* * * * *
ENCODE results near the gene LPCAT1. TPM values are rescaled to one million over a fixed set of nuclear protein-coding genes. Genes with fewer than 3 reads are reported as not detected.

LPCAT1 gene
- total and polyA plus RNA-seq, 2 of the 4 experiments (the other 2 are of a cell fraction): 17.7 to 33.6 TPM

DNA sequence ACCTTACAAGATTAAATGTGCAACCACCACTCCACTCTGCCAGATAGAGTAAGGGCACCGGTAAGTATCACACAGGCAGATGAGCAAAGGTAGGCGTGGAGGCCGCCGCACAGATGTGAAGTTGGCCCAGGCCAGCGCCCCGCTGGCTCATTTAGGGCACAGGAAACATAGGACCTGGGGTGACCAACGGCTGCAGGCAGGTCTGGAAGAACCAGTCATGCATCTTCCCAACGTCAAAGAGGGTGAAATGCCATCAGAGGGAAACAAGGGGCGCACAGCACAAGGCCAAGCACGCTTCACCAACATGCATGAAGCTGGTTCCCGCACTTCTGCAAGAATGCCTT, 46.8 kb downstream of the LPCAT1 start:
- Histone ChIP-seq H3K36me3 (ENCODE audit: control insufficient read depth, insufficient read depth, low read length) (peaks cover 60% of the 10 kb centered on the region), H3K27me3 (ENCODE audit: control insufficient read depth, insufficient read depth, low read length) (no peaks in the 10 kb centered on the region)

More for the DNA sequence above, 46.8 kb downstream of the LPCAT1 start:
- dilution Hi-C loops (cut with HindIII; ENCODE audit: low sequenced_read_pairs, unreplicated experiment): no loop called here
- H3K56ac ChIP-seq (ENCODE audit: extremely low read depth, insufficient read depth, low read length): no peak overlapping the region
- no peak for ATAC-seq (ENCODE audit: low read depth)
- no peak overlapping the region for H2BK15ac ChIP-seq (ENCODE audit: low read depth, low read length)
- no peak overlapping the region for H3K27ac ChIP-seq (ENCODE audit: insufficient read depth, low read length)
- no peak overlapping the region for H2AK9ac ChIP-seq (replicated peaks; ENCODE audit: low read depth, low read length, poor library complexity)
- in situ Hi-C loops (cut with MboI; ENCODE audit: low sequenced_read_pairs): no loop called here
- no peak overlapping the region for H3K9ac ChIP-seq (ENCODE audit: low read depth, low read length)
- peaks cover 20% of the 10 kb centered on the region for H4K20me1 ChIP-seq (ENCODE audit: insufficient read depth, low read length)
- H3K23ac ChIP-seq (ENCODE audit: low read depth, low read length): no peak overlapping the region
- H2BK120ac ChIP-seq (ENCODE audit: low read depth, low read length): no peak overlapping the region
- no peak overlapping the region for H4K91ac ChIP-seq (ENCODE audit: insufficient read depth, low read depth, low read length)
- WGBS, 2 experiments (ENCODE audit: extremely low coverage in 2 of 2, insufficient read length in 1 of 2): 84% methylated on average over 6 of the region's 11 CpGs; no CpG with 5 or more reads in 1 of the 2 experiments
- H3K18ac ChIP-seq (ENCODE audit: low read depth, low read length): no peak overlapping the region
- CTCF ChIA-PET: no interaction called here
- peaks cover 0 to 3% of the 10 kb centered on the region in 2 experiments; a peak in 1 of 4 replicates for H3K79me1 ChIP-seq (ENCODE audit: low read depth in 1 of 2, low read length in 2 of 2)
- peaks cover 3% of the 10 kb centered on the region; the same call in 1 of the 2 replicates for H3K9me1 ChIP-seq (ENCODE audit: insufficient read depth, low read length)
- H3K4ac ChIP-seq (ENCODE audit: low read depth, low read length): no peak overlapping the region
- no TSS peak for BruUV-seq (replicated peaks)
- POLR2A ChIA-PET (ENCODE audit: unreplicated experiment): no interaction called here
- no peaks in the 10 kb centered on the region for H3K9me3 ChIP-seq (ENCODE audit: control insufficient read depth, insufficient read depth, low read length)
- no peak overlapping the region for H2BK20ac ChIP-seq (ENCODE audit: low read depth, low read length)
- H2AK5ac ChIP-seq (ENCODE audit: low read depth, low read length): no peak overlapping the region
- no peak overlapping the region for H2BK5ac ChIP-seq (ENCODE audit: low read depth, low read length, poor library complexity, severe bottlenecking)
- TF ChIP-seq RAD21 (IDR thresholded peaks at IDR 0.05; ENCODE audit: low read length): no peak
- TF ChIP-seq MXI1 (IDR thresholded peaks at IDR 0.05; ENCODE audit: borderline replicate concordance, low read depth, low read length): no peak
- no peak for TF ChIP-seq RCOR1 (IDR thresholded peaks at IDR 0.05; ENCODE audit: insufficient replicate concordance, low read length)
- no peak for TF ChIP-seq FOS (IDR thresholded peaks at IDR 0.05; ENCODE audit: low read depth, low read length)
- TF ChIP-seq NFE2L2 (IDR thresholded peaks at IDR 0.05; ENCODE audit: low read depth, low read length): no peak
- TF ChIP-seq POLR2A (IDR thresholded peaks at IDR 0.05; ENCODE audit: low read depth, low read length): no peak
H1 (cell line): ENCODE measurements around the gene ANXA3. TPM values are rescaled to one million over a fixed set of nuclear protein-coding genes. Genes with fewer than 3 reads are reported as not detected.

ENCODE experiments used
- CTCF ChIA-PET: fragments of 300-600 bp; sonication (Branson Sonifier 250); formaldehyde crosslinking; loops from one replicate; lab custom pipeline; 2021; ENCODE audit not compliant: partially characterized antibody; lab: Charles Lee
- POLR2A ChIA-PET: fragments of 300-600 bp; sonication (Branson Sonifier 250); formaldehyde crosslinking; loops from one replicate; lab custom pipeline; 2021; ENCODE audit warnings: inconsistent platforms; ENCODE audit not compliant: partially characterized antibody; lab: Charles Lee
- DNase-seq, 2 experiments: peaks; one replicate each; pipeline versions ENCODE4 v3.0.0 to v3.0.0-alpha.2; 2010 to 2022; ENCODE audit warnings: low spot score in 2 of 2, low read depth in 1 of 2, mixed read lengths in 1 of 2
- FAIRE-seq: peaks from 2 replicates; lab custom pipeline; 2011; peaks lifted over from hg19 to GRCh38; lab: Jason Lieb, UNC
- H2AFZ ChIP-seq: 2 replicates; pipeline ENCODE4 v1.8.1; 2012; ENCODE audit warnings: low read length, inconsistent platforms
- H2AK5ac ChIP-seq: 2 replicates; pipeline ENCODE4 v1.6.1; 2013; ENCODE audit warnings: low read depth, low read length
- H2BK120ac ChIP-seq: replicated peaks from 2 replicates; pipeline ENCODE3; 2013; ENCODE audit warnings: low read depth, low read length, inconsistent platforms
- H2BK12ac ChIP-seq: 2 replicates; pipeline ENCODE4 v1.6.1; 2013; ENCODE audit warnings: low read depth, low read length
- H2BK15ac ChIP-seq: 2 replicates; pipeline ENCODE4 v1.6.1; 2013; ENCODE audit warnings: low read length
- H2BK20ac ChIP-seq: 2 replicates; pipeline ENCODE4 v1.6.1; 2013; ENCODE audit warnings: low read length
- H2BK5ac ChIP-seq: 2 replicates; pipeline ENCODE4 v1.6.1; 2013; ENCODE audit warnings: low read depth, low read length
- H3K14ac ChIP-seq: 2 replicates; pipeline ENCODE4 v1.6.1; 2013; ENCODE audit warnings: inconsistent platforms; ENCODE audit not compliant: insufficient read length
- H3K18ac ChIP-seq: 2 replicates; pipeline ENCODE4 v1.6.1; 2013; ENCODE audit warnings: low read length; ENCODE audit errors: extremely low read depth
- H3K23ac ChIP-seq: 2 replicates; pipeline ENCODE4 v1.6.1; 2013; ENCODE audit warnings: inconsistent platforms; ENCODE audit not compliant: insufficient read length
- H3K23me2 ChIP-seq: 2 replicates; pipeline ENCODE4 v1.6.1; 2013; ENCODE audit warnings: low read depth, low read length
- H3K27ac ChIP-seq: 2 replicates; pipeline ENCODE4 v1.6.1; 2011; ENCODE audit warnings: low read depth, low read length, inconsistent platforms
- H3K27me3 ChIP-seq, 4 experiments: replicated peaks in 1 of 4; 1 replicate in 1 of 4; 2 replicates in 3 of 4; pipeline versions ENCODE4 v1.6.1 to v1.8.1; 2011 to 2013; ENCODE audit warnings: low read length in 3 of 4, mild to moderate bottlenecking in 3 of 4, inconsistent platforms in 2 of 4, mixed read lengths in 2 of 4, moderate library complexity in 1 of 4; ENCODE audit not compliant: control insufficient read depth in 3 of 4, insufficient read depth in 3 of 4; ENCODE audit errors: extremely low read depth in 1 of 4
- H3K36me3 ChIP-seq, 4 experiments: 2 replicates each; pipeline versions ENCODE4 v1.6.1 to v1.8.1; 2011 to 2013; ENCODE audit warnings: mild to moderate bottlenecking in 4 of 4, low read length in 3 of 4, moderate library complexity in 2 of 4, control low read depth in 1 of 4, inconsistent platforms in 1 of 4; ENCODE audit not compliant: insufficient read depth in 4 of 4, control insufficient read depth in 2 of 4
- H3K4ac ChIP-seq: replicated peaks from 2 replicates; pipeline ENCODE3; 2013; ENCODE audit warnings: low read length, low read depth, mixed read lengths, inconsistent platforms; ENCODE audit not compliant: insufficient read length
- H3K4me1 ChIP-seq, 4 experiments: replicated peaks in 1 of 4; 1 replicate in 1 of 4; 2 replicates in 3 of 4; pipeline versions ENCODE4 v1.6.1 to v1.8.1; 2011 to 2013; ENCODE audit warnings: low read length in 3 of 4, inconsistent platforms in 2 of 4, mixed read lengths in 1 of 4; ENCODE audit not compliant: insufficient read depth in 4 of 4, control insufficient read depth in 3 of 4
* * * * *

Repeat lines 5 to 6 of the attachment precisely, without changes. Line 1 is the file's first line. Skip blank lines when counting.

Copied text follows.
- Histone ChIP-seq H3K36me3 (ENCODE audit: control insufficient read depth, insufficient read depth, low read length) (peaks cover 60% of the 10 kb centered on the region), H3K27me3 (ENCODE audit: control insufficient read depth, insufficient read depth, low read length) (no peaks in the 10 kb centered on the region)

More for the DNA sequence above, 46.8 kb downstream of the LPCAT1 start: